Thomas Jeffersons Presidency

Thomas Jeffersons Presidency - Thomas Jefferson’s Thomas...

Info iconThis preview shows page 1. Sign up to view the full content.

View Full Document Right Arrow Icon
This is the end of the preview. Sign up to access the rest of the document.

Unformatted text preview: Thomas Jefferson’s Thomas Jefferson’s Presidency 1801­1809 The Beginning The Beginning March 4, 1801 Thomas Jefferson is the first President inaugurated in the new capital city of Washington D.C. He delivers his first inaugural address. This address outlines what he feels are the essential principles of government. First Inaugural Address First Inaugural Address Essential Principles of Government “equal and exact justice to all men” “peace, commerce, and honest friendship with all nations” “the support of state governments” “the preservation of general government” punishment for those who choose to revolt compliance with the decisions of the majority First Inaugural Address First Inaugural Address Essential Principles of Government Cont… “a well disciplined militia” honest payment of debts maintaining a sound economy proper distribution of information freedom of religion freedom of the press Barbary Wars Barbary Wars May 1801 Map of the Barbary Wars Original Map can be found at: /06a_BarbaryWars.htm Pasha of Tripoli declares war with the United States because President Jefferson refused to make the immediate payment of $225,000 and the annual payment of $25,000. On the 20th Jefferson sent the first naval fleet to the area. The ships included the President, Philadelphia, Essex and Enterprise. Barbary Wars Barbary Wars In his first annual message, Jefferson addresses the Barbary Wars. Map of Tripoli Original map can be found at: http://historic­ He justifies his actions of sending a naval fleet to the Mediterranean. He also outlines the reasons the Pasha of Tripoli declared war with the United States. Barbary Wars Barbary Wars 1803 – Jefferson faces much criticism for his decisions made regarding the war The Philadelphia runs aground in the Tripoli Harbor and it crew and captain are taken captive He is forced to make several command changes. Nautical Map of Tripoli Original map can be found at: http://historic­ 1801­ Commodore Richard Dale 1802 – Commodore Richard Morris 1803 – Commodore Edward Preble Barbary Wars Barbary Wars Realizing that there was no way to recapture the Philadelphia, Commodore Preble devises a plan to destroy the ship February 4, 1804 the Philadelphia was destroyed. August 3, 1804 the first attack against Tripoli took place when the Constitution’s guns fired on the city. September 1804 – the final battle took place in the Tripoli Harbor September 1804 – Commodore Barron arrived with backup for Commodore Preble Commodore Barron, who is senior in rank to Preble, continued the blockade and started looking for a new way to peace Shortly after Commodore Barron arrive, Commodore Preble retired June 4, 1805 after the Pasha of Tripoli had been replaced, a treaty was made with the United States and the prisoners were released. Louisiana Purchase Louisiana Purchase April 30, 1803 Robert Livingston & James Monroe signed the Louisiana Purchase Treaty in Paris The United States paid $15 million for the land, roughly 4 cents per acre The purchase added 828,00 square miles of land west of the Mississippi to the United States July 4 the Louisiana Purchase is publicly announced Original treaty can be found at: als_iv/sections/louisiana_purchase_treaty.html Maps of the Louisiana Purchase Maps of the Louisiana Purchase The original maps can be found at: Lewis and Clark Expedition Lewis and Clark Expedition January 18, 1803 Jefferson asks Congress for funds to explore the land west of the Mississippi His goal is to find a water route to the Pacific May 1804 Meriwether Lewis and William Clark depart on the expedition Map of Lewis and Clark’s Route Original map can be found at: Lewis and Clark Expedition Lewis and Clark Expedition January 18, 1803 Jefferson sends a secret message to congress regarding the Lewis and Clark Expedition In this message Jefferson asks for permission to establish trading with the Indians The original message can be found at: p?flash=true&doc=17 Second Inaugural Address Second Inaugural Address Delivered on March 4, 1805 Stresses the importance of American neutrality in matters of foreign affairs Outlines the Louisiana Purchase and the processes by which the original inhabitants of the land will become citizens of the United States Stresses the importance of harmony amongst all inhabitants of America Embargo Act of 1807 Embargo Act of 1807 1803 ­ Renewal of the Napoleonic Wars between France and Great Britain America was once again trapped between the two nations Jefferson wanting to stay neutral proposed an embargo on all foreign trade This was highly unsuccessful and devastated the American Economy The Non­Intercourse Act of 1809 was put in place to repeal the unsuccessful Embargo Act ...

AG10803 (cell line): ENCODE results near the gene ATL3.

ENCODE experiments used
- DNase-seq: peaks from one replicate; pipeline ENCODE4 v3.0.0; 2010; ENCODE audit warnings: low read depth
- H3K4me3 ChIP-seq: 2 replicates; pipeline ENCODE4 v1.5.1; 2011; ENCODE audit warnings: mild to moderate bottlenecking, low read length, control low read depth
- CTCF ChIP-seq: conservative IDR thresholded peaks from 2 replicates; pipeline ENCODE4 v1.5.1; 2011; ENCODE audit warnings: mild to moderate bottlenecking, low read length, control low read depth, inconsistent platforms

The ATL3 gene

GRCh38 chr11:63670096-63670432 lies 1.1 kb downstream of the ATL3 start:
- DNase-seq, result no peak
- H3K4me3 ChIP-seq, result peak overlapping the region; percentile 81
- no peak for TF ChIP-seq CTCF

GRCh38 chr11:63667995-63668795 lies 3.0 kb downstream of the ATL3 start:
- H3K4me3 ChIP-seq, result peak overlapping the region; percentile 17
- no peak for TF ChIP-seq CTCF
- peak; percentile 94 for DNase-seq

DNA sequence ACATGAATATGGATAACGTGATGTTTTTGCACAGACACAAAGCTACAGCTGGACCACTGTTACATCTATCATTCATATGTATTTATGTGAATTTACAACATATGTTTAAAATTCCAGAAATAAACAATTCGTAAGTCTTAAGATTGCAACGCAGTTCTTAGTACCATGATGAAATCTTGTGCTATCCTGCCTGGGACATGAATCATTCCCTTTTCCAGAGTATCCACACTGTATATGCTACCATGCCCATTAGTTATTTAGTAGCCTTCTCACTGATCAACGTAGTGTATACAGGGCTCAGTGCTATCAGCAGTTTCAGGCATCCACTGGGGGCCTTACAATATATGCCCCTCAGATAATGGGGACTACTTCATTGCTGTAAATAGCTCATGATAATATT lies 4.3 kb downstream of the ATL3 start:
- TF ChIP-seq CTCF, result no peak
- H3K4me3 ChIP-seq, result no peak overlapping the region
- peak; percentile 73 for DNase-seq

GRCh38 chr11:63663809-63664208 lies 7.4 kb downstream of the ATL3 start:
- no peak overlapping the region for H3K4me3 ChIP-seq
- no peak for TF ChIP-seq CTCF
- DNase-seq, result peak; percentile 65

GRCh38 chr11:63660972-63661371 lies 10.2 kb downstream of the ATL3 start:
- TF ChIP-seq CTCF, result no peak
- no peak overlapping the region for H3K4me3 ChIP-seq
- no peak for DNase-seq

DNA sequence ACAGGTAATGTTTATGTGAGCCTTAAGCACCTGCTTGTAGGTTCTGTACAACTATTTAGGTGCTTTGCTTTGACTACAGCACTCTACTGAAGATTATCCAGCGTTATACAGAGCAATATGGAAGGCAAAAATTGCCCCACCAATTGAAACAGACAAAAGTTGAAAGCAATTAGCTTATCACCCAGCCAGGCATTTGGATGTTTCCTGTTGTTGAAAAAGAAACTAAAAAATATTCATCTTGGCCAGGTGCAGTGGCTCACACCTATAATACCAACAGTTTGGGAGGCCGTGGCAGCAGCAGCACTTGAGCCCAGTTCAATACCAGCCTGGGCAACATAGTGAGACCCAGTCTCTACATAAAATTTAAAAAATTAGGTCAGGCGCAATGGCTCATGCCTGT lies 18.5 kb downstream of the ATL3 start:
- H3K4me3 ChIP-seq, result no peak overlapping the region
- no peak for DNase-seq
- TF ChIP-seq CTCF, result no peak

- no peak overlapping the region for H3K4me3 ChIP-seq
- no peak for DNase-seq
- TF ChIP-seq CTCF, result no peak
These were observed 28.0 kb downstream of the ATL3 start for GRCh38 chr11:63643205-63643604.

View Full Document

{[ snackBarMessage ]}

Ask a homework question - tutors are online